articulate, he was handsome and he was
here.
State coordinators for both Carter and
Church used those reasons, in separate
interviews, in analyzing Church's vic-
tory in his primary debut. Staff work-
ers for Church and Carter echoed that
analysis.
BEING HERE meant Church spent

more for his some 67,000 votes than did
Carter for his more than 65,000.
Carter spent $40,000 and was here
for two days, visiting only about a half
dozen communities. Church campaign-
ed in Nebraska 12 days and spent an
estimated $125,000 on media and travel
to some 20 communities. He also had
offices in seven cities across the state.
"HE WAS articulate," Masuck said.
"I thought he was mostly urban oriented
but when he got here he was all pota-
toes and rural stuff," a reference to
Church's Idaho background.
See WHY, Page 2

DNA decision delayed

By MARGARET YAO
Even after a special seminar yesterday with
both resident and imported DNA experts, the
Regents are still seeking more information be-
fore making their final decision on whether or
not potentially hazardous DNA research should
be carried out at the University.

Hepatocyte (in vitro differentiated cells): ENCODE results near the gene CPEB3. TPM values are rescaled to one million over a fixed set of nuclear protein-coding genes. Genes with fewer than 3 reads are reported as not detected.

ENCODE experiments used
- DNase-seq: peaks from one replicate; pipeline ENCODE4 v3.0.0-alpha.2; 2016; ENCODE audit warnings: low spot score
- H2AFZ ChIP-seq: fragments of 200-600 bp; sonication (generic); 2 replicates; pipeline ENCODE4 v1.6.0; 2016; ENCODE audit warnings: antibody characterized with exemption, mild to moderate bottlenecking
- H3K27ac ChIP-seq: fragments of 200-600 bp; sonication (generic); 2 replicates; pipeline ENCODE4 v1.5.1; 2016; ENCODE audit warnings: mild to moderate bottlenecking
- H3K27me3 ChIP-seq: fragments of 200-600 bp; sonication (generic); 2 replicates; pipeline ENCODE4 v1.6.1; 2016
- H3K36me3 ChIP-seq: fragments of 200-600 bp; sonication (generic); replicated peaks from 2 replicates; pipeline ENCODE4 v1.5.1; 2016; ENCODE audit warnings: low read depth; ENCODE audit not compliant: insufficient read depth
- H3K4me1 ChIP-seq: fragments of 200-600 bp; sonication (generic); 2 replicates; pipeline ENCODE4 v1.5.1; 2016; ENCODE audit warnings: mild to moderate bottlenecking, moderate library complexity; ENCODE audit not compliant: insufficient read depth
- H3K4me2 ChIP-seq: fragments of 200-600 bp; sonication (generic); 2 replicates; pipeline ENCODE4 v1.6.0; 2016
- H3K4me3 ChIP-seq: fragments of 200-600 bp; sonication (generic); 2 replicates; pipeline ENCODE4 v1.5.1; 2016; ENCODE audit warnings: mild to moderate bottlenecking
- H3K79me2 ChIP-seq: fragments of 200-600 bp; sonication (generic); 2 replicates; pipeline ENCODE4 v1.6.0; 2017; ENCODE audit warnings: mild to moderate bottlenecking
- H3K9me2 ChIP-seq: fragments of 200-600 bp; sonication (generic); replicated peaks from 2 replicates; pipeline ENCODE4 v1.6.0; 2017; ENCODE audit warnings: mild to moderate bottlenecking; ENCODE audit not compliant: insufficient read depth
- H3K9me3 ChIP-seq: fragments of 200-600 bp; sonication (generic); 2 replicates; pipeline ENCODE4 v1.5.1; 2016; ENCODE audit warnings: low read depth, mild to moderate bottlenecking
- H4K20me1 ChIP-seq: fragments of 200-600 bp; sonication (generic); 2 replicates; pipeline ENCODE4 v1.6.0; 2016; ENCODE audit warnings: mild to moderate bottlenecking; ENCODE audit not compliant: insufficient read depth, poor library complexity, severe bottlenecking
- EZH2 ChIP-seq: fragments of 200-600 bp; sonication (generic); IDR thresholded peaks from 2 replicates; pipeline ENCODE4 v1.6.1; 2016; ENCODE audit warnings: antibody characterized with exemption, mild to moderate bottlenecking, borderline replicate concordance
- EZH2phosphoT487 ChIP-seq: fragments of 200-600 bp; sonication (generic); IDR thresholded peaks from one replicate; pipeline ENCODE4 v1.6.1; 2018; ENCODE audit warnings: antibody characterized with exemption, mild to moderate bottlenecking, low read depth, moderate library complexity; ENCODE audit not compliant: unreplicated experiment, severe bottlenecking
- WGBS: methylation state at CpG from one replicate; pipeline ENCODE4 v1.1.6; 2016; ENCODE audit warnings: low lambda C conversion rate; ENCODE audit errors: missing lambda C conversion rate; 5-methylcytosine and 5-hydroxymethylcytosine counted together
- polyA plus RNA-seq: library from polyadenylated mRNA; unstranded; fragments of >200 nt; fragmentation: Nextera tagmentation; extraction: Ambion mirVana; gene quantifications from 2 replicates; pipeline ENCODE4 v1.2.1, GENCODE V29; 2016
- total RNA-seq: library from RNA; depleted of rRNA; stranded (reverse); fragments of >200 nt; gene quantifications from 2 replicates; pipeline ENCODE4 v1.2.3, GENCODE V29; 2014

At the four-hour afternoon session, the Re-
gents questioned the seven scientists, hoping the
seminar would aid them when they take a re-
vote on their November decision to allocate
$306,000 of the University budget towards ac-
commodating three Central Campus laboratories
for the riskier types of research.
They are scheduled to vote next week.
However, after panel member Susan Wright,
University professor of humanities, continually
asserted that the University decision-makers

were not hearing the "con" argument against
the research from the panel, several of the Re-
gents expressed- the desire to hear more discus-
sion or communication from the "other" side.
Regent Gerald Dunn (D-Livonia) said, "The
ramifications of the issue are such that we
should hear everything we can. We don't need
to make the decision today or tomorrow. We
do not necessarily have to move right away."
Wright noted the absence of Robert Sinshei-
mer of the California Institute of Technology and
Richard Goldstein of Harvard Medical School
who, she said, would have ably expressed the
"con" argument. Organizers of the panel dis-
cussion, however, said both Sinsheimer and
Goldstein had been invited.
Recombinant DNA research involves the zip-
Set REGENTS, Page 2

Dao rooto b yt TvE KAGAN
Regents (from right to left) Thomas Roach, Sarah Power,
Robert Nederlander, Gerald Dunn, Paul Brown, and Deane
Baker flank President Robben Fleming (center) at yesterday's
special forum on recombinant DNA research.